In my last post, I took you to two of the four sacred springs/holy wells we visited on my June trip to England. Today, we’ll explore the other two:
St. Madron’s Well
This lovely spring is one we visited after Tintagel. There is a sign at the entrance which says, “Don’t change the site. Let the site change you.” I know it is meant to stop people from taking things, leaving things or defacing property, but the sign really resonated with me. And it is a place that will change you.
This one had a much shorter walk from the road, compared to others. We were surrounded on both sides by wildflowers and hawthorn, which gave off a scent similar to amoretto.
The chapel itself is built over an old pagan site and only part of it remains. Someone had left a beautiful wreath of flowers on the altar. You could also see where the stream, which was dry the day we were there, flowed into a basin-like area that later became a baptistery. While I was disappointed that the sacred spring was dry, nearby, another spring came to the surface and people had left an array of ribbons to honor the spirit of the spring.
The area behind the chapel held a special kind of energy for me. There were two large stones that seemed to me like a gateway to another world. Standing there with them, I could totally understand how the stone in Diana Gabaldon’s Outlander caused her main character to go back in time. These had a similar, strange energy to them. That is where I chose to leave my ribbon.
On the way out, we walked a different route through a stand of ancient trees. I can’t even begin to describe how tall they were. I’ve never been to the redwoods in California, but I had an experience of awe looking up into these trees that I’d imagine is similar. They creaked and popped in the wind in a very ghostly way. I could have listened to it for hours. (I actually took video of them in case I use them in a future novel.)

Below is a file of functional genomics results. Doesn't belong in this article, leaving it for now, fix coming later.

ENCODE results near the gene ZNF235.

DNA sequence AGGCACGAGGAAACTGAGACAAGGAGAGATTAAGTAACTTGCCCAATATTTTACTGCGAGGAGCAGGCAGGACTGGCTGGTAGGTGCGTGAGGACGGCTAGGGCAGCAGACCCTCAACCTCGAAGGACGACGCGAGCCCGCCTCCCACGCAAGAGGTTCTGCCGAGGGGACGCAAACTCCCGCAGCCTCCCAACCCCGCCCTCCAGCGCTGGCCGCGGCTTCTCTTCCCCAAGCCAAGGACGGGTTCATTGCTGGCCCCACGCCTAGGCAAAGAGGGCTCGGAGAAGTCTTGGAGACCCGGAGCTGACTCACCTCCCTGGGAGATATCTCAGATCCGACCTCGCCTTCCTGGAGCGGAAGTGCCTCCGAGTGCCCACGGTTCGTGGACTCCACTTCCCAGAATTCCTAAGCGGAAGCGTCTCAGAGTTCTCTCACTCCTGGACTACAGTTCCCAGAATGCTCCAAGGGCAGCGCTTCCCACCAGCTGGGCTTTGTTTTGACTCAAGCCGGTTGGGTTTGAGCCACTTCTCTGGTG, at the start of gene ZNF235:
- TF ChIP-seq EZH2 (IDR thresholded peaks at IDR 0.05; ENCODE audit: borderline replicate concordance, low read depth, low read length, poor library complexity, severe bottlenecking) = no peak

This Cornish holy site is much like many of the others I’ve described, with the path lined with flowers and hawthorn. It also had a rocky, mossy area watched over by pines and oaks that looks exactly like I pictured the Beltane bower in my first book. I tried to get pictures, but none of them do its beauty justice.
Behind the chapel ruins is a Celtic cross which is a modern replica of the older ones in the church graveyard. Unfortunately, I didn’t write down how old it is. There is also a beautiful glade with a rope and tire swing, which Tres and I had fun playing on. On the way out, we toured the graveyard of the modern church, which boasts two ancient Hiberno-Saxon Celtic crosses.
That’s it for the holy wells. Next week we’ll start on standing stones and stone circles, so stay tuned!
What do you think about these two sacred wells? Have you been there? Would you want to go?